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The Buffet Early Buffet-Crampon

Let's start with a bit of a timeline:

Series I: 1866 to 1870; s/n 0 thru 792: A. Sax's patent expired and a bunch of instrument makers, including Buffet, jumped on the Sax bandwagon and tried to "improve" upon the saxophone design. Buffet, however, instead of "reinventing the wheel", is extremely faithful to Sax's original design -- primarily because Buffet was a Sax licensee.

Series II: 1871 to 1887; s/n 793 thru 7xxx: according to my documentation, Jean Crampon joined the company in 1871, thus these are the first "Buffet-Crampon, Cie." horns ("Cie." essentially means "company"). According to the Buffet website, however,

In 1830 Denis's son, Jean-Louis, took over the business. He married Zoe Crampon in 1836 and so the famous Buffet Crampon brand name was created. The logo used today first appeared in 1844.1

Well, in any event, there were no significant changes in their saxophone design, but it does appear that 1871 is the first year that the "Buffet-Crampon, Cie." logo was used :).

While the first two series of Buffet horns are essentially Sax copies, the third series is shockingly different and introduces many interesting changes thoughout its long history. I will discuss this next series on a different page.

A Note On Pitch

France had several different pitch standards in the 19th century. When Buffet's first sax was introduced, it was probably a A=435hz horn, which was the French standard of the time. By 1914, the new international standard pitch of A=440hz ("low pitch") was introduced. Buffets around this time are stamped "LP" or "HP" -- "HP" being "high pitch": an American standard where A=457hz.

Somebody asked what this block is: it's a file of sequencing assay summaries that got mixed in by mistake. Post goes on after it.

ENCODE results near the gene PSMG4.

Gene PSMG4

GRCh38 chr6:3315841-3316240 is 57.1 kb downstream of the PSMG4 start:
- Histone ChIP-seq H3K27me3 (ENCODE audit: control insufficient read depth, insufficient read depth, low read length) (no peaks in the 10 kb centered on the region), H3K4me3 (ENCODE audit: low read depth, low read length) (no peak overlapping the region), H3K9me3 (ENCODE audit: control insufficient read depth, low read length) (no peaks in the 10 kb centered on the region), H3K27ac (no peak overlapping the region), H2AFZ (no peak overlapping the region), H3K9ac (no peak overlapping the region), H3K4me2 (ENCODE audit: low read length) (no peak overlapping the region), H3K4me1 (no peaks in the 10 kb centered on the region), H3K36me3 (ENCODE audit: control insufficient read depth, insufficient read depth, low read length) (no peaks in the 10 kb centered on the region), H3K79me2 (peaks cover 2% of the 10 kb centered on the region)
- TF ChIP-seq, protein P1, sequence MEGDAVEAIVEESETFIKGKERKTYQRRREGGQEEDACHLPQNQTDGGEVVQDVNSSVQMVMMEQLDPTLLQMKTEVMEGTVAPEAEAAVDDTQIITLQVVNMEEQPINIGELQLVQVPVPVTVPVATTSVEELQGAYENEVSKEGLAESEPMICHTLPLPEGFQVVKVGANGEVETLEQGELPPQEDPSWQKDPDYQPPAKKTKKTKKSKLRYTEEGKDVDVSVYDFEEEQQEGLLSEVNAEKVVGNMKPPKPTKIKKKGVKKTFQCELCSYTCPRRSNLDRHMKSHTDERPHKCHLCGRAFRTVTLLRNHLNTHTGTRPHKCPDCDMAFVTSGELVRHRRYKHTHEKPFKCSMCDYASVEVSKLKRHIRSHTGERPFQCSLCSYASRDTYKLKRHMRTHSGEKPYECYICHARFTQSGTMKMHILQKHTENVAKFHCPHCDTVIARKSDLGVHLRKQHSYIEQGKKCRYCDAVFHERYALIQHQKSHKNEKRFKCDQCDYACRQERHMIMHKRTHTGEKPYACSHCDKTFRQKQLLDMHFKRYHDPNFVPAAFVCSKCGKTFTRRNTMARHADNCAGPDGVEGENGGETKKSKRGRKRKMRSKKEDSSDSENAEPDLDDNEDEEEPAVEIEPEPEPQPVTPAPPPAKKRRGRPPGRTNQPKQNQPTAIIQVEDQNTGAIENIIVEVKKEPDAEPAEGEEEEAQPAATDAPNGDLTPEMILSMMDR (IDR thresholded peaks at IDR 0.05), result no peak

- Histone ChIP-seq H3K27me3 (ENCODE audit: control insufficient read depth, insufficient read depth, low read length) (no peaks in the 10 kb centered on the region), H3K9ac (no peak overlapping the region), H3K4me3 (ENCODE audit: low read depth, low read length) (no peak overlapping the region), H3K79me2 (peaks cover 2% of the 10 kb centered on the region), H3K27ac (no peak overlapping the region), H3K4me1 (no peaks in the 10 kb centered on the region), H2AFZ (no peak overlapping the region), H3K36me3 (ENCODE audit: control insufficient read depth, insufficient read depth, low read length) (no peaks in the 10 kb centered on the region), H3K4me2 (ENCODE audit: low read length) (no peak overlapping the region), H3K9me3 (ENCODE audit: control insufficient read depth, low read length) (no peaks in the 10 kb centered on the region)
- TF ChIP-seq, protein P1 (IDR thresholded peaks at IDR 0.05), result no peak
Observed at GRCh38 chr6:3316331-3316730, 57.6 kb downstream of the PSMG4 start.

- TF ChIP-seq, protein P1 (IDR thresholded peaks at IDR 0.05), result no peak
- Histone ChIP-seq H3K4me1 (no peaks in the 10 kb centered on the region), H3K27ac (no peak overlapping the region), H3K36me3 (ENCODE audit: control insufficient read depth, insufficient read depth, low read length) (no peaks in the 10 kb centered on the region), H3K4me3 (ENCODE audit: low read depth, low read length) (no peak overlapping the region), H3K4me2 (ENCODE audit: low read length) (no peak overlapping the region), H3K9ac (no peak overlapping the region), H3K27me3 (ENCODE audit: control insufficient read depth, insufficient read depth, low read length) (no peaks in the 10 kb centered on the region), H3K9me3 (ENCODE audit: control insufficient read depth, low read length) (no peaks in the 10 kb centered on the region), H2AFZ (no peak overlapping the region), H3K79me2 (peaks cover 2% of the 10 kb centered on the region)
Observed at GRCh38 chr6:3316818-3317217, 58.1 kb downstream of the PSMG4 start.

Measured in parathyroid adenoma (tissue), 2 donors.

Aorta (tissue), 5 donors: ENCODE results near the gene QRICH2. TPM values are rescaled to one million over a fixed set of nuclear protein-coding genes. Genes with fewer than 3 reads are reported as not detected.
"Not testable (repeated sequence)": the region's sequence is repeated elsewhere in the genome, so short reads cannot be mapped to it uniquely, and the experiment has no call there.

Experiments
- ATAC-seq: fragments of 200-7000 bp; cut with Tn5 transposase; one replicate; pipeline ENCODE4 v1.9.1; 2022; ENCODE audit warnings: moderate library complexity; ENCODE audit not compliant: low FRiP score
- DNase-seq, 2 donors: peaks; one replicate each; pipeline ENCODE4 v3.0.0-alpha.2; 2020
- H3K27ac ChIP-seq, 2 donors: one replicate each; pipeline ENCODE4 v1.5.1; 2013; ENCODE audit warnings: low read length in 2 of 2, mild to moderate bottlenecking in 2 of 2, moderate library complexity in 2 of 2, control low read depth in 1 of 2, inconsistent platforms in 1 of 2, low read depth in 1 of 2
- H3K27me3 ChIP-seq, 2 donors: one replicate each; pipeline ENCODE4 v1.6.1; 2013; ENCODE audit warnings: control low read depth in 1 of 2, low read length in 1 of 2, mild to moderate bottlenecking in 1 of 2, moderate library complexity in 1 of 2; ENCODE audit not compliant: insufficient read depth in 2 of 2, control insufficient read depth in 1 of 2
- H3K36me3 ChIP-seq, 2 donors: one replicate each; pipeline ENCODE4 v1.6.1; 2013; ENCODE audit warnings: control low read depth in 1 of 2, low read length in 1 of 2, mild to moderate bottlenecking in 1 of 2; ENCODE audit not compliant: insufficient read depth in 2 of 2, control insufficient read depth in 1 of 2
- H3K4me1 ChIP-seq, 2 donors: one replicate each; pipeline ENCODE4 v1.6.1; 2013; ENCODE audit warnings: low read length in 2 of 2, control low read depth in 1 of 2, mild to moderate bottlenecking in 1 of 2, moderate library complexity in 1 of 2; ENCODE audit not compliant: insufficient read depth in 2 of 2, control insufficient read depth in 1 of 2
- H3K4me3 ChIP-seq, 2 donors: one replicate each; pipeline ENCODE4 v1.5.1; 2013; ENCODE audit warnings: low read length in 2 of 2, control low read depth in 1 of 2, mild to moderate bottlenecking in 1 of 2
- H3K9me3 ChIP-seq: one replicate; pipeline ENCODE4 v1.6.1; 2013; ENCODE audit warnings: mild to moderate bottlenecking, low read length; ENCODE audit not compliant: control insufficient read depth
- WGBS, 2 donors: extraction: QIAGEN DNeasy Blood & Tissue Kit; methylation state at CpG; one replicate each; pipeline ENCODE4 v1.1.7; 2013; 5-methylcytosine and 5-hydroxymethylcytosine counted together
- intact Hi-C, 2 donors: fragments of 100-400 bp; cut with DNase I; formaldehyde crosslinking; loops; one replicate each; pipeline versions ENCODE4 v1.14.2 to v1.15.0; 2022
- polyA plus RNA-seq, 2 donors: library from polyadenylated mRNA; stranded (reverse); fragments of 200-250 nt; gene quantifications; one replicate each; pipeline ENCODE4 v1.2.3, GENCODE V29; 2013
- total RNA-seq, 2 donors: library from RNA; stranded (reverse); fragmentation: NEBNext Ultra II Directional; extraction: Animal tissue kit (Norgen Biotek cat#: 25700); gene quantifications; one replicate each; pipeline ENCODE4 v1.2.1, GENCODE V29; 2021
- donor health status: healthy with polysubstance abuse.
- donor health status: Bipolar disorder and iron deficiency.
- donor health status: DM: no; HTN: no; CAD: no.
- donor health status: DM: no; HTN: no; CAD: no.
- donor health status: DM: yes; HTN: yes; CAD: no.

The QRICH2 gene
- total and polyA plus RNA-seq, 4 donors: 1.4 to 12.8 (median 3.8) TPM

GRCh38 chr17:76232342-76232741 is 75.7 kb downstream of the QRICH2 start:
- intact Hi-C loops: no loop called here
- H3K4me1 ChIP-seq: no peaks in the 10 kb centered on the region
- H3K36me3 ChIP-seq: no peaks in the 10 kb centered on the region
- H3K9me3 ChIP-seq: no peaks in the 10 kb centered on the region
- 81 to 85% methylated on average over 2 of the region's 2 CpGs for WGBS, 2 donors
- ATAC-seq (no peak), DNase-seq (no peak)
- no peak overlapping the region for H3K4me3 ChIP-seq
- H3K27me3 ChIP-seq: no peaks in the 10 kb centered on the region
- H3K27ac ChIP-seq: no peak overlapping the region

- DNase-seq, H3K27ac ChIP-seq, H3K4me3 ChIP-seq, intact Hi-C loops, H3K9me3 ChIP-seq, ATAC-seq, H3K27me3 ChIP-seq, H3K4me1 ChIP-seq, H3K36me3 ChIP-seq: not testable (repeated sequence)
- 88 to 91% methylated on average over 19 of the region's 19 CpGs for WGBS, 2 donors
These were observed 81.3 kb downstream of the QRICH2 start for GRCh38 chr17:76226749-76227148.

Why is this important? High pitch horns do not play in tune with modern horns and it is almost physically impossible to adjust down the 1/4-step-plus to A=440hz.

Additionally, the modern Buffet company insists that all of their horns from 1866 on were also available as A=442hz horns. I tend to discount this statement because there's no evidence to support this and because adjusting down the 2hz is extrodinarily easy (in other words, there ain't much difference between A=440hz and A=442hz unless you're talking about electronic instruments). Adjusting up from A=435hz to A=440hz is a bit more difficult.

So, if you find one of these older horns, look for the "LP" stamp near the "Evette & Schaeffer" engraving. If you don't see it, the horn might be fun to have as a collectible or if you do solo work (or work with electronic instruments), but not as a performance horn with modern ensembles.

Footnotes & References


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